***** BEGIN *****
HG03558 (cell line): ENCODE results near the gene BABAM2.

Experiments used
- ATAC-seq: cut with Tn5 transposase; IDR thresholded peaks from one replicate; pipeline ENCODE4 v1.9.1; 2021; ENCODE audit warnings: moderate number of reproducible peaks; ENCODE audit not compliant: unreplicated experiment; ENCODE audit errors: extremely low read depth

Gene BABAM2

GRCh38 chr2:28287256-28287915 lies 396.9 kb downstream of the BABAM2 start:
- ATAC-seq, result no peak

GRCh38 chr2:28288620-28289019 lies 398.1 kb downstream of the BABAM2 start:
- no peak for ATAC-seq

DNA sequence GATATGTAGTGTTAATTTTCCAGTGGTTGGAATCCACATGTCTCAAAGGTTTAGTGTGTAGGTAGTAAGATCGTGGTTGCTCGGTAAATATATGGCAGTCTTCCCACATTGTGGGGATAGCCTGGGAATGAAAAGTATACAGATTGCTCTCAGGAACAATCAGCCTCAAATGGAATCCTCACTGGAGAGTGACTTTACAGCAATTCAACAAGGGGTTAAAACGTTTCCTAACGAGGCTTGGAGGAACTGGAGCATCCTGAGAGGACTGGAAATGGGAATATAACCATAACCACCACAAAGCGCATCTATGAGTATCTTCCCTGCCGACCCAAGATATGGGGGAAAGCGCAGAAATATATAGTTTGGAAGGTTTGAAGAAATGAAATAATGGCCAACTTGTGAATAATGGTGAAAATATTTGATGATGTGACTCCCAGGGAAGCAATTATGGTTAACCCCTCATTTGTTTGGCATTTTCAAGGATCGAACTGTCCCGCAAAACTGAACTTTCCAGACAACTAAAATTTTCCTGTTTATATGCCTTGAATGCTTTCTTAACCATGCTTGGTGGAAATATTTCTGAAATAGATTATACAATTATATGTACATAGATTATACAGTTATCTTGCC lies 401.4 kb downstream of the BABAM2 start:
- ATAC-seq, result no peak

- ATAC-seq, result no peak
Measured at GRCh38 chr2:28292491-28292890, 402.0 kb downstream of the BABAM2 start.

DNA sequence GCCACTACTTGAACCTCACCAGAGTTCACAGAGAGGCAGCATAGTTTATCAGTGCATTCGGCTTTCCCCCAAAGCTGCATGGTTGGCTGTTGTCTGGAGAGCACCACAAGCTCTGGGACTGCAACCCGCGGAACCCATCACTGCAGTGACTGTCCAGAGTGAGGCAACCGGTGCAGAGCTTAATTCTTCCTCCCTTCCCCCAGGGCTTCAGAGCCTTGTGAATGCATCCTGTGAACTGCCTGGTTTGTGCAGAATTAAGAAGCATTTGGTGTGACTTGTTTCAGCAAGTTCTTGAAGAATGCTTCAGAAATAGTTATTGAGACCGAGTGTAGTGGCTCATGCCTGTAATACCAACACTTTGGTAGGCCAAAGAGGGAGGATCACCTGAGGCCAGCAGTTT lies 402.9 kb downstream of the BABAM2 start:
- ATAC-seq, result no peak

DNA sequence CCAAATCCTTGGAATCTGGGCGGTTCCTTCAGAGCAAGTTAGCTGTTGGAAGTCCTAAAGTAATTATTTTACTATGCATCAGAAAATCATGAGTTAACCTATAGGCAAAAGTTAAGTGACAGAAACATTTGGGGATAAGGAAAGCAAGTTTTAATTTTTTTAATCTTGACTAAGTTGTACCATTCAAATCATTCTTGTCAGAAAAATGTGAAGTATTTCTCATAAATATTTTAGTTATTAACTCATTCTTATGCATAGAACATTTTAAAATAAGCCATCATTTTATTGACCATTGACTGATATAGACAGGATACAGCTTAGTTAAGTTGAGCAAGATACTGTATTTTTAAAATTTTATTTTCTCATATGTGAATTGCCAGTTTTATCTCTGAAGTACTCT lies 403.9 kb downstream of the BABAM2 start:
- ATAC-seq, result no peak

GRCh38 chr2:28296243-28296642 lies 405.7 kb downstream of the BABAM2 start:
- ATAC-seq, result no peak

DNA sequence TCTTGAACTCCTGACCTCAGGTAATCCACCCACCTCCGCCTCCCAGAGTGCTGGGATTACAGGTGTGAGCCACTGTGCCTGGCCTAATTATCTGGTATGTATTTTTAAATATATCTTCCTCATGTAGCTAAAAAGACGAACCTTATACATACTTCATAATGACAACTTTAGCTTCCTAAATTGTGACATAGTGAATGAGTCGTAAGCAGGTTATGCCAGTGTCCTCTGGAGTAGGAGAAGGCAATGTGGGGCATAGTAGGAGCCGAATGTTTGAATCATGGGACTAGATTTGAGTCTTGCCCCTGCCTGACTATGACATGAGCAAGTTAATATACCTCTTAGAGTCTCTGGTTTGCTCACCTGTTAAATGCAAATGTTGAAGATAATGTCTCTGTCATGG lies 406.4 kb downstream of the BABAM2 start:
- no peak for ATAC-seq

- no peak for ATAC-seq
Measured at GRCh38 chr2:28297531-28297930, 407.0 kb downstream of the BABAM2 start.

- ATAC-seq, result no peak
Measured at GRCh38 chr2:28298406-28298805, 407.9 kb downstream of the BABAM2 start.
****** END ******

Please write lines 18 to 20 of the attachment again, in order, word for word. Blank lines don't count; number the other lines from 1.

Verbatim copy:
- ATAC-seq, result no peak

DNA sequence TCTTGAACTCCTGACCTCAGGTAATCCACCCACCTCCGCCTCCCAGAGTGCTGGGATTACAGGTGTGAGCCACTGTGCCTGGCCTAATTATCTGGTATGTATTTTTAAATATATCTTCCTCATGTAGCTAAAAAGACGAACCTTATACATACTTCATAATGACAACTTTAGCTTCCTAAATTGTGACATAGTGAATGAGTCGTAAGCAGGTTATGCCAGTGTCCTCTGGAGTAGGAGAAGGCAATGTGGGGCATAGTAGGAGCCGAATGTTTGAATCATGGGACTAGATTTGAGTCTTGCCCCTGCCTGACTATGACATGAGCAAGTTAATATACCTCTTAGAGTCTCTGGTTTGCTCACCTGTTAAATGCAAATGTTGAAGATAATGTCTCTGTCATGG lies 406.4 kb downstream of the BABAM2 start:
- no peak for ATAC-seq